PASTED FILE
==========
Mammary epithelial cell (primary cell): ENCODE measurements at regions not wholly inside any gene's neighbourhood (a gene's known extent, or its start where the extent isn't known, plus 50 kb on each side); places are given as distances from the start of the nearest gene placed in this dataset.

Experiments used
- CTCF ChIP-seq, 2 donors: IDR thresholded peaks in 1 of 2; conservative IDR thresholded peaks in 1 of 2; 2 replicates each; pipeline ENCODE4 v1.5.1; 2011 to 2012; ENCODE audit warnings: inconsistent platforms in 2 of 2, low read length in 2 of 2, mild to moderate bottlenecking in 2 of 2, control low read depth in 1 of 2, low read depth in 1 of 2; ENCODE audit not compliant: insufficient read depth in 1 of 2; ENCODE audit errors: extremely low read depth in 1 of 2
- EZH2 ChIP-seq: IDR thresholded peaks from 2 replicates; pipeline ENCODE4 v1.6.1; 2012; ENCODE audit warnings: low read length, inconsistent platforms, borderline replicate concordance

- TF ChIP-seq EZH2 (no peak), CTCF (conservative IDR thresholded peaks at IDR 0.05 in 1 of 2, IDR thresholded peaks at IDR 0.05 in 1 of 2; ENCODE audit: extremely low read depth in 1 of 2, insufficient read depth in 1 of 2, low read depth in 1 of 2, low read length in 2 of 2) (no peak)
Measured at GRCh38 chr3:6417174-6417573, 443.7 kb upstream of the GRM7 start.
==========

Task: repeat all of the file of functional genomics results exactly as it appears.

Mammary epithelial cell (primary cell): ENCODE measurements at regions not wholly inside any gene's neighbourhood (a gene's known extent, or its start where the extent isn't known, plus 50 kb on each side); places are given as distances from the start of the nearest gene placed in this dataset.

Experiments used
- CTCF ChIP-seq, 2 donors: IDR thresholded peaks in 1 of 2; conservative IDR thresholded peaks in 1 of 2; 2 replicates each; pipeline ENCODE4 v1.5.1; 2011 to 2012; ENCODE audit warnings: inconsistent platforms in 2 of 2, low read length in 2 of 2, mild to moderate bottlenecking in 2 of 2, control low read depth in 1 of 2, low read depth in 1 of 2; ENCODE audit not compliant: insufficient read depth in 1 of 2; ENCODE audit errors: extremely low read depth in 1 of 2
- EZH2 ChIP-seq: IDR thresholded peaks from 2 replicates; pipeline ENCODE4 v1.6.1; 2012; ENCODE audit warnings: low read length, inconsistent platforms, borderline replicate concordance

- TF ChIP-seq EZH2 (no peak), CTCF (conservative IDR thresholded peaks at IDR 0.05 in 1 of 2, IDR thresholded peaks at IDR 0.05 in 1 of 2; ENCODE audit: extremely low read depth in 1 of 2, insufficient read depth in 1 of 2, low read depth in 1 of 2, low read length in 2 of 2) (no peak)
Measured at GRCh38 chr3:6417174-6417573, 443.7 kb upstream of the GRM7 start.